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Flexible Nanowire Data Storage
A flexible nanowire device has been created that can store data electrically, and is non-volatile (it retains the data even when the power is turned off).
( Nanowire transistors that switch between four different
conductance states can be made on plastic substrates. )
That is a pretty good match for what Frank Herbert called "shigawire" in his award-winning 1965 novel Dune. One of its many uses was as data storage, as in minimic film:
MINIMIC FILM: shigawire of one-micron diameter often used to transmit espionage and counterespionage data.
(Read more about shigawire)
The real-life research into bendable nanowire memory devices was undertaken in the UK; Junginn Sohn, a researcher at the University of Cambridge Nanoscience Center, is the lead author of the Nano Letters paper describing the device.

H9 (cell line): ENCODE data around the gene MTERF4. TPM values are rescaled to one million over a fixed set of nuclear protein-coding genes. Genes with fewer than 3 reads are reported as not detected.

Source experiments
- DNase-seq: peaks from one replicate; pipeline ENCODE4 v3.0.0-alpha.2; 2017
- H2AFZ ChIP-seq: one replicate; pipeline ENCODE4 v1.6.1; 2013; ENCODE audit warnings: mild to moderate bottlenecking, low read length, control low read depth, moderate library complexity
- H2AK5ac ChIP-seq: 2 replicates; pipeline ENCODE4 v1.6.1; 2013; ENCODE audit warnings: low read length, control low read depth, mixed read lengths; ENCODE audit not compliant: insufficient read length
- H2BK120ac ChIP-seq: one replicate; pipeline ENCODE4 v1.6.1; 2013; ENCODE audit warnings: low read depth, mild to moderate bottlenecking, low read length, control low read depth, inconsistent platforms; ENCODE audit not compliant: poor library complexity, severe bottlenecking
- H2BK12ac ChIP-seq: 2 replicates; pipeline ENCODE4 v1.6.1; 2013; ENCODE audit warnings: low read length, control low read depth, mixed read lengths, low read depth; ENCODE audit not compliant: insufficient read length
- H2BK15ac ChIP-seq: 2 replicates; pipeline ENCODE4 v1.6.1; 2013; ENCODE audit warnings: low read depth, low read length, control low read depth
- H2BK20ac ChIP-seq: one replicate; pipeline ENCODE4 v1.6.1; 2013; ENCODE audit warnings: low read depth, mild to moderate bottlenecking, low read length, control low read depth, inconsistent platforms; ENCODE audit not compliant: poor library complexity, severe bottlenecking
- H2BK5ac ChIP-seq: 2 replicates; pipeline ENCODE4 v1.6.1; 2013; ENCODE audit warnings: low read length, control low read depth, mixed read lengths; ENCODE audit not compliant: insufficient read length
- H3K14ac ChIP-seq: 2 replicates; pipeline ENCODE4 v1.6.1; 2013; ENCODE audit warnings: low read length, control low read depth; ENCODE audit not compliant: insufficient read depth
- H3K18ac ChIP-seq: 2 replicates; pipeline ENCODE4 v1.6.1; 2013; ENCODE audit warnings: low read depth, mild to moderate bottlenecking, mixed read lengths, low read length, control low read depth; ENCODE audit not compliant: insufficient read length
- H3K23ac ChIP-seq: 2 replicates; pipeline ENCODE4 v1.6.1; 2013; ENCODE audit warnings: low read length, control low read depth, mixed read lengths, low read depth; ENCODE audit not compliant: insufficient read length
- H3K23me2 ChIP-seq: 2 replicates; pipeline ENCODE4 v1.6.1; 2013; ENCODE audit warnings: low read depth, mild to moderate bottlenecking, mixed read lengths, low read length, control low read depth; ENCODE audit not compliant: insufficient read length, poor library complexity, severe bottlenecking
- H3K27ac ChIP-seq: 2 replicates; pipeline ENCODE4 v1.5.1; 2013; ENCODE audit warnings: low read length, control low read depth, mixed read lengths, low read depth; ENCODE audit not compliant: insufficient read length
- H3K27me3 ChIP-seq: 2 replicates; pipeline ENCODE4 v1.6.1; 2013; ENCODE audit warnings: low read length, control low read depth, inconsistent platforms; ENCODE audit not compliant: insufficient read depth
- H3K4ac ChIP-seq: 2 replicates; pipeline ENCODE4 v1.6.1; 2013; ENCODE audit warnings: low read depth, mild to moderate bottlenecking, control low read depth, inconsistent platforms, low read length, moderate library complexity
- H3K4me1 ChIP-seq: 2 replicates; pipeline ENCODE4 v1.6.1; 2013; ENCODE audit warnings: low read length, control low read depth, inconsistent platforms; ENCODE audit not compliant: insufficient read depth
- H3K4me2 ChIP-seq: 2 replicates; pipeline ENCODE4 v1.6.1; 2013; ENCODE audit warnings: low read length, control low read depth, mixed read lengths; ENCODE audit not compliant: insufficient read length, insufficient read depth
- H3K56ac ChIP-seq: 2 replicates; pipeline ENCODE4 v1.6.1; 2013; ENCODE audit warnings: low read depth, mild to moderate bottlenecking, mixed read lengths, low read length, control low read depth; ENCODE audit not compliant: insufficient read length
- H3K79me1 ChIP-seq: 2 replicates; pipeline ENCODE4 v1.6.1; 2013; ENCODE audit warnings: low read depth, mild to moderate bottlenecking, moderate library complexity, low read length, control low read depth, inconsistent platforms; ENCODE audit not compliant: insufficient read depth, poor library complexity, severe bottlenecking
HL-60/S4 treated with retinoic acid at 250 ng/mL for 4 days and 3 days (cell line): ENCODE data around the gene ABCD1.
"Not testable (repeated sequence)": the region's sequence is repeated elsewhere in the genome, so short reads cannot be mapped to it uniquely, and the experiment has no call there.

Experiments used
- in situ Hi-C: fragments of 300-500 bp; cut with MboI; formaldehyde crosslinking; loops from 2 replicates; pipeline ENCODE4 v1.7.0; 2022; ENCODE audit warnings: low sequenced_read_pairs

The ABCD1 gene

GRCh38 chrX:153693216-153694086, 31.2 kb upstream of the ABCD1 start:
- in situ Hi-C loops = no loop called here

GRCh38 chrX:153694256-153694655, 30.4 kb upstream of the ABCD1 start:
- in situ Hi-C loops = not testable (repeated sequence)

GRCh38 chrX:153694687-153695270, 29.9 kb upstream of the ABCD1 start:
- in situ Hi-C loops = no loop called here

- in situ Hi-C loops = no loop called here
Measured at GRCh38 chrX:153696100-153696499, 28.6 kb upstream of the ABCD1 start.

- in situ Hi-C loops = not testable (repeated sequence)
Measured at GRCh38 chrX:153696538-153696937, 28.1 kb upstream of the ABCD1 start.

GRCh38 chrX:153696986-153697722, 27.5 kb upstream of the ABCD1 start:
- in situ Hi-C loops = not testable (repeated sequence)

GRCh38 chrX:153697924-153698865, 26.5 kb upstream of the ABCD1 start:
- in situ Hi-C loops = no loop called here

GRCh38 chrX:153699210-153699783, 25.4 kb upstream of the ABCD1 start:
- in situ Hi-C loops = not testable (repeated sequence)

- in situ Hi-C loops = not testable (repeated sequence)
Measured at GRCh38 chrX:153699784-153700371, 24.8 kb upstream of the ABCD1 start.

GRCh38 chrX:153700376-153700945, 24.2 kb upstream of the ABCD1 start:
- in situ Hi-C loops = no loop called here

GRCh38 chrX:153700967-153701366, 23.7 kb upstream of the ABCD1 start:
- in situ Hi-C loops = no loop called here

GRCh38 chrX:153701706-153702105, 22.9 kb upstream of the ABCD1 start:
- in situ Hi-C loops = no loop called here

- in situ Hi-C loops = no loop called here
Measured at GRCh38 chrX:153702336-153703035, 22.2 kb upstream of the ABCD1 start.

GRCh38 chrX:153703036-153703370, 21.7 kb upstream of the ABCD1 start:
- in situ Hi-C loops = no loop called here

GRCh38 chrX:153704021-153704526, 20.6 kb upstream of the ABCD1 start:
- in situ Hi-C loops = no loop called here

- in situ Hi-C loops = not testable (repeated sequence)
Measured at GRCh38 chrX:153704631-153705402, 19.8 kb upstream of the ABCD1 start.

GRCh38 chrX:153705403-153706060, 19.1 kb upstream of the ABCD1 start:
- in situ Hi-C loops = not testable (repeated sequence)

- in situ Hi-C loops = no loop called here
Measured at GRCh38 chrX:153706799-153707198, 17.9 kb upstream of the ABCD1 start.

The new memory cannot hold data for as long as flash, and it is slower and has fewer rewrite cycles, but it could potentially be made smaller and packed together more densely. And its main advantage, says Sohn, is that it is made using simple processes at room temperature, which means it can be deposited on top of flexible plastic materials. Nanowire memory could, for instance, be built into a flexible display and could be packed into smaller spaces inside cell phones, MP3 players, plastic RFID tags, and credit cards.
Via MIt's Technology Review.
Scroll down for more stories in the same category. (Story submitted 10/26/2010)
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